The Alma/Bacon County area has been recognized as the Blueberry Capital of Georgia, growing 7,000 acres of the healthful little fruits that decades ago could only be found in the wild or in the backyards of country homes. At the same time blueberries were rising to prominence in the economy of the Bacon County region, tobacco, a crop that stood at the top of the value chain in local agriculture, was tumbling from its throne. The number of tobacco growers declined and the leaf acreage shrunk.
No one has felt the decline of tobacco, or lamented it more, than Julian Rigby, a Bacon County tobacco grower and warehouseman who remembers the glory days of the commodity with affection. “In its day, tobacco was king, and [tobacco buyers and growers] who came to Bacon County were treated in that manner,” Rigby says. Tobacco offered a steady income for growers, and Bacon County was a center of the industry, Rigby says.
“We had 100 percent of the tobacco grown in Bacon County,” he says of his warehouse sales. Operating as a tobacco receiving station for [giant leaf buyer] Phillip Morris, Rigby’s Bacon County operation became the largest of its kind in Georgia and Florida, Rigby says. “Then government tobacco policy reduced allotments by over 60 percent from the mid ‘70s to 2003,” he says.
In 2010, Phillip Morris stopped buying, and an era ended. “That left, I think, only two growers in the county, including me,” Rigby says. “If I had to tell you if I was going to grow tobacco next year, the answer would be no.”
Taking the long view, County Commission Chair Roger Boatright sees the evolution of his county’s top crop, blueberries, as more than an even swap. “We saw the need to diversify back in the 1970s and ‘80s, and new crops were introduced. Blueberries were introduced here, with the help of University of Georgia scientists who told us which varieties of the plant were best suited for our climate and soil. That became the major lifesaver for us and our economy.”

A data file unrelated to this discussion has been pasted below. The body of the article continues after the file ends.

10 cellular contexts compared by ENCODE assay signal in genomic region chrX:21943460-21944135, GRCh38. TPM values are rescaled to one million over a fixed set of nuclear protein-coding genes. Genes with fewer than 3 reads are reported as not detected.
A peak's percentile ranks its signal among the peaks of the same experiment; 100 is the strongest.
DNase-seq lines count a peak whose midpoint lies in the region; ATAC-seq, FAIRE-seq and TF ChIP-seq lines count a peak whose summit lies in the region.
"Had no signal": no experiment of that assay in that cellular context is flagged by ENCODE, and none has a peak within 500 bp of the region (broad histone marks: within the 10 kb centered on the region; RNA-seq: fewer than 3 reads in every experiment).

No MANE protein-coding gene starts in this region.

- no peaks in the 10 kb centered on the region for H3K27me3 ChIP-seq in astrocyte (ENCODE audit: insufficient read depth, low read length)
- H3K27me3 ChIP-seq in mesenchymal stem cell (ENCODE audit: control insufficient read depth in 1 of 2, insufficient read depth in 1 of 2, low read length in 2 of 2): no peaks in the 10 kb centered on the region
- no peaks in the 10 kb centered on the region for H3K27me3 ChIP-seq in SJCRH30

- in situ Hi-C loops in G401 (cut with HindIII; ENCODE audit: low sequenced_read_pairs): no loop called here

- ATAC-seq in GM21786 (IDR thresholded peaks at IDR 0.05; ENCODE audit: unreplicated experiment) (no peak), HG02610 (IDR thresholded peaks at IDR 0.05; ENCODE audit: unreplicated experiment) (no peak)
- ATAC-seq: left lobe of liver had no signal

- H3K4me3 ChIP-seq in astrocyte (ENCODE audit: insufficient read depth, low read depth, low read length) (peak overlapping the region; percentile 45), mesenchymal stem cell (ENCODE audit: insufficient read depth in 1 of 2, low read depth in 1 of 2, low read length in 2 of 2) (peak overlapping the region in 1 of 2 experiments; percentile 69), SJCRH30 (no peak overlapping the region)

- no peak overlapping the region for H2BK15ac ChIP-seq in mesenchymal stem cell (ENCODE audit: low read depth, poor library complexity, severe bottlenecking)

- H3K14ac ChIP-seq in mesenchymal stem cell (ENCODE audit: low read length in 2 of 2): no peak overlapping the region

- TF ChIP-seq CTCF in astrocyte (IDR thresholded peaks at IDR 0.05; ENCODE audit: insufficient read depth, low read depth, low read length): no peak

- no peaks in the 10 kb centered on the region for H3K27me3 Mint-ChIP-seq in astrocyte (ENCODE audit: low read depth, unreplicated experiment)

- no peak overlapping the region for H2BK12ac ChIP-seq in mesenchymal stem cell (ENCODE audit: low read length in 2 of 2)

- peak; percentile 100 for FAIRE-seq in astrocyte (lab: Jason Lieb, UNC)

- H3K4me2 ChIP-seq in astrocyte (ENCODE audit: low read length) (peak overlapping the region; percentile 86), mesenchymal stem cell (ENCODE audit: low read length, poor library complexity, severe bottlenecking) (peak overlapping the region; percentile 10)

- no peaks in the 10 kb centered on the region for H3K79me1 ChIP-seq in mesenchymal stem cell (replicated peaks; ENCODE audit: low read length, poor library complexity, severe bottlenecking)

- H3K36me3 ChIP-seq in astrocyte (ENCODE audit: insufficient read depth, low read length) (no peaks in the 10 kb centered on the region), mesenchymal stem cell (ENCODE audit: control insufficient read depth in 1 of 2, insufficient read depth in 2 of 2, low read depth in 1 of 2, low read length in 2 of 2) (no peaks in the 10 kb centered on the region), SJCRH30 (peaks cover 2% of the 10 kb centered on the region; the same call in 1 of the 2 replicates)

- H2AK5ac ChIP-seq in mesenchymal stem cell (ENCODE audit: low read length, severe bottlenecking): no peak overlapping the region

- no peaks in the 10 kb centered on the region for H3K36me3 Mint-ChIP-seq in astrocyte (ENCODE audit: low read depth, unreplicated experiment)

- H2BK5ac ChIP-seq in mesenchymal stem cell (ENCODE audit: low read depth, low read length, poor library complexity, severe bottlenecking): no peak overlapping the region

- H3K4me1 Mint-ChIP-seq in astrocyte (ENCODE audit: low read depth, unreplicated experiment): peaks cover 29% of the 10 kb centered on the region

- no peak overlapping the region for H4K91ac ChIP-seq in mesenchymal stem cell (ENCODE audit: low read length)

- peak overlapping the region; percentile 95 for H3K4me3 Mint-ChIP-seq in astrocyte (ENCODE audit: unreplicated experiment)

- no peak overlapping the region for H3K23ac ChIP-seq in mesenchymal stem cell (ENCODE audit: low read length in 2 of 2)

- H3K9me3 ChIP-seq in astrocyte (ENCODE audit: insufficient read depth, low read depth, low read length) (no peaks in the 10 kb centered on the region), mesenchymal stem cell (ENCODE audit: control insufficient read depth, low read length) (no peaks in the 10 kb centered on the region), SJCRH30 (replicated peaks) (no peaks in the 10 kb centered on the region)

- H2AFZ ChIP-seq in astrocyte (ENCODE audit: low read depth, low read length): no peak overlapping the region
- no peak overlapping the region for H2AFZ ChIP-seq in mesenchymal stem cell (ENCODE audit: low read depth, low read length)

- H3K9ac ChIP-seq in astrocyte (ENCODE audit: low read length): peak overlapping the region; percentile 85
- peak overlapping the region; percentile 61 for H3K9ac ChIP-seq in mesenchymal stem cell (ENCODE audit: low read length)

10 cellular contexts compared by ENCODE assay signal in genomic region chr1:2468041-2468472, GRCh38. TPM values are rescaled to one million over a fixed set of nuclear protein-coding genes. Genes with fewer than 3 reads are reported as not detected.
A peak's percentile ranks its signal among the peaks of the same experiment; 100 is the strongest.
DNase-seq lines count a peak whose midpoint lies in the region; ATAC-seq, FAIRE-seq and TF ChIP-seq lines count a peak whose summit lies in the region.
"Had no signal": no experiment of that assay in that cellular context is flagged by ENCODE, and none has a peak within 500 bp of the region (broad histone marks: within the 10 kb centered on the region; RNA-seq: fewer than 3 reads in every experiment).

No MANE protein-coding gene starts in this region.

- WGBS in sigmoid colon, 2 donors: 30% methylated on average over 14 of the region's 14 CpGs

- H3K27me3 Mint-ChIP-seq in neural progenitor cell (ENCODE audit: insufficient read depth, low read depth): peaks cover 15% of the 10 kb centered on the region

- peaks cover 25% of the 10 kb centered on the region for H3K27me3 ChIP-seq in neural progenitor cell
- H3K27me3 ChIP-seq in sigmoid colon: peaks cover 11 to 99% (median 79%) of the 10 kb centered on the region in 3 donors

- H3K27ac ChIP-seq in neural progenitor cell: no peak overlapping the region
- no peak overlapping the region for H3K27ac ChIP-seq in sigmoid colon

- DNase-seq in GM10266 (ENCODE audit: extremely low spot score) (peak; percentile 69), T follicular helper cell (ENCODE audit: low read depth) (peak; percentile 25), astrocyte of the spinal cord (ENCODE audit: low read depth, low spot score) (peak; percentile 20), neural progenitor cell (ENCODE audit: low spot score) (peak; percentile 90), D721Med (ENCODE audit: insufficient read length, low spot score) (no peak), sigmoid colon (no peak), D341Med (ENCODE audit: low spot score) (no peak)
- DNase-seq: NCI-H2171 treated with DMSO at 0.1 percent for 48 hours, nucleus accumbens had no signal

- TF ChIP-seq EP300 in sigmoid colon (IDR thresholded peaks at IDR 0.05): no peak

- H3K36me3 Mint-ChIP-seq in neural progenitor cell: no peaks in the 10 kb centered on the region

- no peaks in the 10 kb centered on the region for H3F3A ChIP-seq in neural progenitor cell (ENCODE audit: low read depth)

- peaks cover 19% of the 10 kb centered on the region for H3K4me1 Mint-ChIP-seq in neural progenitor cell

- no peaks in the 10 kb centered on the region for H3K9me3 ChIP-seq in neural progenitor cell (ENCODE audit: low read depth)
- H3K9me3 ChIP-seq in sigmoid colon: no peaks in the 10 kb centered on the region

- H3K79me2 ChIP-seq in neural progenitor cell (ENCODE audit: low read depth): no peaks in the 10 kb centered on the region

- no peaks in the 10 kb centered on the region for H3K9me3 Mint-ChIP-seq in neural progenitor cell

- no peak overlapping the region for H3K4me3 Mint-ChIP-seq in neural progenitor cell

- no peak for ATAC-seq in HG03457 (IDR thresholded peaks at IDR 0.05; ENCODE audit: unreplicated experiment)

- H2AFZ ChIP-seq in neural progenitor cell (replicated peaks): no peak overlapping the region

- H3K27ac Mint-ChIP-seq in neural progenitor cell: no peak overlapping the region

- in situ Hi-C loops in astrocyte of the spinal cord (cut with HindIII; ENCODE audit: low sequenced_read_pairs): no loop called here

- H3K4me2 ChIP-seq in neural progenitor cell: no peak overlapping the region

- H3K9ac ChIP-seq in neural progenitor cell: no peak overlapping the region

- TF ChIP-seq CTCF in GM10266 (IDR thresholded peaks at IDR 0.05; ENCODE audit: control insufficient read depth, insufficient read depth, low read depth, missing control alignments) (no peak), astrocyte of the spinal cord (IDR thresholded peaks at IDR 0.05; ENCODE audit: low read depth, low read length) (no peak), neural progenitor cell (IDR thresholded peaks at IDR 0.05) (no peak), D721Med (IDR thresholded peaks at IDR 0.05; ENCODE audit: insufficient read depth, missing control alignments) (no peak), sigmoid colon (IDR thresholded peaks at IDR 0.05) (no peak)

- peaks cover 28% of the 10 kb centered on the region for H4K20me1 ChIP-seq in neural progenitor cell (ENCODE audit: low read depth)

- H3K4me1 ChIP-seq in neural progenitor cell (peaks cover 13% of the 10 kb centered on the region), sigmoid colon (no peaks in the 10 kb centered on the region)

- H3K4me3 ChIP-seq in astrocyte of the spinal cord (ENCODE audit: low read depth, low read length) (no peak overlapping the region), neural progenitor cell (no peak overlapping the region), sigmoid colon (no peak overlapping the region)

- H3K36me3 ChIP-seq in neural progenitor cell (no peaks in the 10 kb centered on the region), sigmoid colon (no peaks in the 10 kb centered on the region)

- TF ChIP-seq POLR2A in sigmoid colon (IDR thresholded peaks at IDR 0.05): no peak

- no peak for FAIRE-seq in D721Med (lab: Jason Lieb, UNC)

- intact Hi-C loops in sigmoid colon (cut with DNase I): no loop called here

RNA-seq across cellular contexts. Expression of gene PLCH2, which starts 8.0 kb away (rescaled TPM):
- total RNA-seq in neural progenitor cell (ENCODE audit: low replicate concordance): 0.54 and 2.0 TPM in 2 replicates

Boatright says while health threats and controversy swirled around tobacco, the nutritious blueberry not only has health benefits, it also has bottom-line benefits for the farmer. “We’ve seen some of the farmers doing better with it than tobacco,” he says.
Diversity in agriculture, as well as diversity in business and industry, have combined to create stability in the local economy, according to the commission chairman. “Our mix of manufacturing, agriculture, tourism and retail has helped us to have one of the lowest unemployment rates in the region,” Boatright says. “We appeal to new businesses because we don’t have a lot of government red tape to deal with, and we have a reputation for being friendly. The Yankees used to come through and see everybody waving at them and think how friendly we were. Actually we were fighting gnats when they drove by.”
Stand with Henry Kight (pronounced Kite) in the auditorium of the old school on Pierce Street in Alma, and it’s easy to see and feel his strong emotional attachment to the building filled with his childhood memories. “I went to this school from the first through the sixth grade,” Kight says. “We had films here once a month and paid a nickel to see them,” he says, with a wave of his hand around an auditorium obviously in the midst of restoration or repair. “I remember my first day of school. I cried when my mother brought me here.”